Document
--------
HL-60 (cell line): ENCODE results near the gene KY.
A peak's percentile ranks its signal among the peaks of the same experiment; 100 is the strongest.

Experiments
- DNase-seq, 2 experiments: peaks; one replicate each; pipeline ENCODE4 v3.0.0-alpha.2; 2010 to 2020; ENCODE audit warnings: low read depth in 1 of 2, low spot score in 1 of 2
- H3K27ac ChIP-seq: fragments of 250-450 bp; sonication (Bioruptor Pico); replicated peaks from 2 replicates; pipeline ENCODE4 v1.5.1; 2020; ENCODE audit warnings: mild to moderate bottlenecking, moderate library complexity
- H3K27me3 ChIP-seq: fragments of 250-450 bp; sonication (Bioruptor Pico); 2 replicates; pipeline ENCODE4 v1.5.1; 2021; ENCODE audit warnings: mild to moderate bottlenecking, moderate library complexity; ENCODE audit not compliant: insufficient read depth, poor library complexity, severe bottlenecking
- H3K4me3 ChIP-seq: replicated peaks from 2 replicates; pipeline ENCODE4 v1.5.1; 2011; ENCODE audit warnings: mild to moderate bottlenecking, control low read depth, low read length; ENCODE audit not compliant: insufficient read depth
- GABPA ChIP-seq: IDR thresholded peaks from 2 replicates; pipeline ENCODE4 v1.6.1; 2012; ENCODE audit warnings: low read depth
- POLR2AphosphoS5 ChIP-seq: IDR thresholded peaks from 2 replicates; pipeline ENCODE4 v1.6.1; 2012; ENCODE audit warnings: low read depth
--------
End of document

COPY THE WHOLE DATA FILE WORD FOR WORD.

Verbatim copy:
HL-60 (cell line): ENCODE results near the gene KY.
A peak's percentile ranks its signal among the peaks of the same experiment; 100 is the strongest.

Experiments
- DNase-seq, 2 experiments: peaks; one replicate each; pipeline ENCODE4 v3.0.0-alpha.2; 2010 to 2020; ENCODE audit warnings: low read depth in 1 of 2, low spot score in 1 of 2
- H3K27ac ChIP-seq: fragments of 250-450 bp; sonication (Bioruptor Pico); replicated peaks from 2 replicates; pipeline ENCODE4 v1.5.1; 2020; ENCODE audit warnings: mild to moderate bottlenecking, moderate library complexity
- H3K27me3 ChIP-seq: fragments of 250-450 bp; sonication (Bioruptor Pico); 2 replicates; pipeline ENCODE4 v1.5.1; 2021; ENCODE audit warnings: mild to moderate bottlenecking, moderate library complexity; ENCODE audit not compliant: insufficient read depth, poor library complexity, severe bottlenecking
- H3K4me3 ChIP-seq: replicated peaks from 2 replicates; pipeline ENCODE4 v1.5.1; 2011; ENCODE audit warnings: mild to moderate bottlenecking, control low read depth, low read length; ENCODE audit not compliant: insufficient read depth
- GABPA ChIP-seq: IDR thresholded peaks from 2 replicates; pipeline ENCODE4 v1.6.1; 2012; ENCODE audit warnings: low read depth
- POLR2AphosphoS5 ChIP-seq: IDR thresholded peaks from 2 replicates; pipeline ENCODE4 v1.6.1; 2012; ENCODE audit warnings: low read depth